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Guidelines for management planning of protected areas

TitleGuidelines for management planning of protected areas
Publication TypeReport
Year of Publication2003
AuthorsThomas L, Middleton J
Keywordsmanagement, mangement planning, protected area, tourism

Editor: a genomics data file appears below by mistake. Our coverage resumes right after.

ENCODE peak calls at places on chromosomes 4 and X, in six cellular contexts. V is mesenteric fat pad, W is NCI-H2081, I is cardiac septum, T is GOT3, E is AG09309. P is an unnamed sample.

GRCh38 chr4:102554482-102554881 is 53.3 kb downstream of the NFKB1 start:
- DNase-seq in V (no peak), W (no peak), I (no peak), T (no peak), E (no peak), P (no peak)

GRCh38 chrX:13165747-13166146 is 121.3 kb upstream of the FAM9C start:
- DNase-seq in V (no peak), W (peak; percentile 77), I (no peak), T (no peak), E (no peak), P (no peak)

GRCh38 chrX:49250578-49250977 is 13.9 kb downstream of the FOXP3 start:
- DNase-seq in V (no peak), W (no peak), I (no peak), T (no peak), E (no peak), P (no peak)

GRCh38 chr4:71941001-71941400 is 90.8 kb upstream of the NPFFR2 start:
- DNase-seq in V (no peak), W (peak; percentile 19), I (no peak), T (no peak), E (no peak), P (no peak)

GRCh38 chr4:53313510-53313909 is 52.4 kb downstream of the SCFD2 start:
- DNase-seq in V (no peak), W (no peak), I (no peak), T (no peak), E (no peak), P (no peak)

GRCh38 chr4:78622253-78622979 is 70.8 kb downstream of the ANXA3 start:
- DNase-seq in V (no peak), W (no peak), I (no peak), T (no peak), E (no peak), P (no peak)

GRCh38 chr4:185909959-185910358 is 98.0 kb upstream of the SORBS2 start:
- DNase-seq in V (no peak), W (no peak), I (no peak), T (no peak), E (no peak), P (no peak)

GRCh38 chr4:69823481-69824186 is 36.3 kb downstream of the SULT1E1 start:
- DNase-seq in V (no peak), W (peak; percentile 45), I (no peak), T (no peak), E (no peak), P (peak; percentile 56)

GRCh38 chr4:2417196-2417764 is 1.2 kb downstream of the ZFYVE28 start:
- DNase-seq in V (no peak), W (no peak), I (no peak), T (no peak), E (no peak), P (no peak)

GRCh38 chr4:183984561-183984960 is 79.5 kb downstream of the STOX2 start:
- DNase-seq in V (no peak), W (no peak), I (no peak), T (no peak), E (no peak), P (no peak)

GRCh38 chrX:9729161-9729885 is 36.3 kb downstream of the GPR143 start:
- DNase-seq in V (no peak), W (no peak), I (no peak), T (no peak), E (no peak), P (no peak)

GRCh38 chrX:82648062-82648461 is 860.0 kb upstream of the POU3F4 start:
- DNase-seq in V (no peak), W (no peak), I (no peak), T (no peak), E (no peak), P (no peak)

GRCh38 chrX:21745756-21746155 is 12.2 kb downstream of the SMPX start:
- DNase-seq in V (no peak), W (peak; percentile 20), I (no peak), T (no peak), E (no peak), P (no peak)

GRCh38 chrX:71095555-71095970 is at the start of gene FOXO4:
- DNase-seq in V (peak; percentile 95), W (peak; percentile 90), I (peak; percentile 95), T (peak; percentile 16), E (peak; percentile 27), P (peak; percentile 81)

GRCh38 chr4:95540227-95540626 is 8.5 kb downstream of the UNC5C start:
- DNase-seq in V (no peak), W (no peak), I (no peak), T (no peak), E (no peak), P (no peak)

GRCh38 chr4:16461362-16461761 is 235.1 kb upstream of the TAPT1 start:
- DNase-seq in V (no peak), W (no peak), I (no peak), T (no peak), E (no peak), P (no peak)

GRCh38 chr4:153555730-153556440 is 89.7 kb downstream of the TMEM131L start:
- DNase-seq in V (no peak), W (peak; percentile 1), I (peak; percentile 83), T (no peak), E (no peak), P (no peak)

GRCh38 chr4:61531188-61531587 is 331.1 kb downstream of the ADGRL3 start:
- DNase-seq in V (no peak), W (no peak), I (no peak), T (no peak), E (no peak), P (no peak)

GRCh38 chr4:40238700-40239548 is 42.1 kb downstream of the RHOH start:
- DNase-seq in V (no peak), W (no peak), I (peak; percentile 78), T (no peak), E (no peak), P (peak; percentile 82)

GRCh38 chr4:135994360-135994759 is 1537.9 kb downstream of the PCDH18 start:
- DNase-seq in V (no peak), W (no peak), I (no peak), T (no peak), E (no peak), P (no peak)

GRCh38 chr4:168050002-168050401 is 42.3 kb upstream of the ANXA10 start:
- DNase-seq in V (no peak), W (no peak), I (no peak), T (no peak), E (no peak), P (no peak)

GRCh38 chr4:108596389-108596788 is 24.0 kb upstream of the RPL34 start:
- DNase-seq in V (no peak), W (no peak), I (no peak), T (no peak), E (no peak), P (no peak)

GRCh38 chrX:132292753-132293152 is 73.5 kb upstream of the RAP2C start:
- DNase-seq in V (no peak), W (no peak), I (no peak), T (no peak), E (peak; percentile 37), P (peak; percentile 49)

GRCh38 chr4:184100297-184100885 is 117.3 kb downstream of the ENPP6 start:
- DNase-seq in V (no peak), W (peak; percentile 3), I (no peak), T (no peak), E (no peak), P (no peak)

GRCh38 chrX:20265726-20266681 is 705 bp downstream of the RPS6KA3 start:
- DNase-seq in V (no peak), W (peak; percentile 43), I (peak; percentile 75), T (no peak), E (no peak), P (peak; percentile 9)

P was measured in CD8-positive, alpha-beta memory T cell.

Management Planning is an essential step towards ensuring the proper management of protected areas. This is particularly so as we move forward to the 21st century and face increasing complexities in the management of our parks and reserves. The essential steps of good management planning embracing current best practice are not always understood by park agencies or planning practitioners. So I am pleased to see the publication of these Guidelines, which have been compiled by two very experienced planners.In past years, management planning was typically undertaken by a group of planning experts who were instructed by their organisation to research the relevant information, interpret it and devise the best possible plan based on their professional experience. Indeed some planners may never have visited the site. Today, as we move into increasingly complex planning environments, with higher levels of tourism and protected area resource use, it is not possible to continue in this way. Critical to the planning of protected areas is the widest possible consultation with stakeholders and the development of objectives that can be agreed and adhered to by all who have an interest in the use and ongoing survival of the area concerned. So I am pleased to see that the consultative phase, particularly with local communities, features strongly in these Guidelines.It needs to be recognised that the preparation of the plans can be expensive and time consuming. While short cuts can be taken, this will be to the detriment of the protected area. Those organisations with responsibility for management are urged to make the strongest possible commitment to planning so as to avoid the long-term perils of management which lacks a strategic direction.In the past, emphasis in management planning has been almost exclusively directed towards biological, ecological, physical and cultural aspects. As these Guidelines make clear we need to go beyond this. This represents the starting point for the work of the planners who need to reach out and take into account as never before the myriad of use patterns, the often complex organisational arrangements, the range of economic services generated, the financial aspects and the "benefits beyond boundaries" to those outsidethe park borders.

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